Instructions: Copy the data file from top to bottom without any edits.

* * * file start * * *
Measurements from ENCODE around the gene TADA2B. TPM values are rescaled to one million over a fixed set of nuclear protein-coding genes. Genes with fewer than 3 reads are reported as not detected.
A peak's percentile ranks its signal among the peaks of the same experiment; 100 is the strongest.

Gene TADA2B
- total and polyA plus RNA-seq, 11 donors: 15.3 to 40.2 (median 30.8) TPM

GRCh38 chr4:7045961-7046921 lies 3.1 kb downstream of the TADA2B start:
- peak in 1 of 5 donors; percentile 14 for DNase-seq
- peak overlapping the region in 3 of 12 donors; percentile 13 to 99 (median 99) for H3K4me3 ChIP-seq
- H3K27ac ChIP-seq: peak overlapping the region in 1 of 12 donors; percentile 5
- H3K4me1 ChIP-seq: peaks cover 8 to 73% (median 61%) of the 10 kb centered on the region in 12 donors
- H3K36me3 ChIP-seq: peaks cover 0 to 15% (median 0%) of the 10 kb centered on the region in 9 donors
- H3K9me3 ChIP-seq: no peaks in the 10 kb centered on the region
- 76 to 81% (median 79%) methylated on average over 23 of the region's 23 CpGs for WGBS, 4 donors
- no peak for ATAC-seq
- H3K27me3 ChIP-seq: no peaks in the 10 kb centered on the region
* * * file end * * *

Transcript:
Measurements from ENCODE around the gene TADA2B. TPM values are rescaled to one million over a fixed set of nuclear protein-coding genes. Genes with fewer than 3 reads are reported as not detected.
A peak's percentile ranks its signal among the peaks of the same experiment; 100 is the strongest.

Gene TADA2B
- total and polyA plus RNA-seq, 11 donors: 15.3 to 40.2 (median 30.8) TPM

GRCh38 chr4:7045961-7046921 lies 3.1 kb downstream of the TADA2B start:
- peak in 1 of 5 donors; percentile 14 for DNase-seq
- peak overlapping the region in 3 of 12 donors; percentile 13 to 99 (median 99) for H3K4me3 ChIP-seq
- H3K27ac ChIP-seq: peak overlapping the region in 1 of 12 donors; percentile 5
- H3K4me1 ChIP-seq: peaks cover 8 to 73% (median 61%) of the 10 kb centered on the region in 12 donors
- H3K36me3 ChIP-seq: peaks cover 0 to 15% (median 0%) of the 10 kb centered on the region in 9 donors
- H3K9me3 ChIP-seq: no peaks in the 10 kb centered on the region
- 76 to 81% (median 79%) methylated on average over 23 of the region's 23 CpGs for WGBS, 4 donors
- no peak for ATAC-seq
- H3K27me3 ChIP-seq: no peaks in the 10 kb centered on the region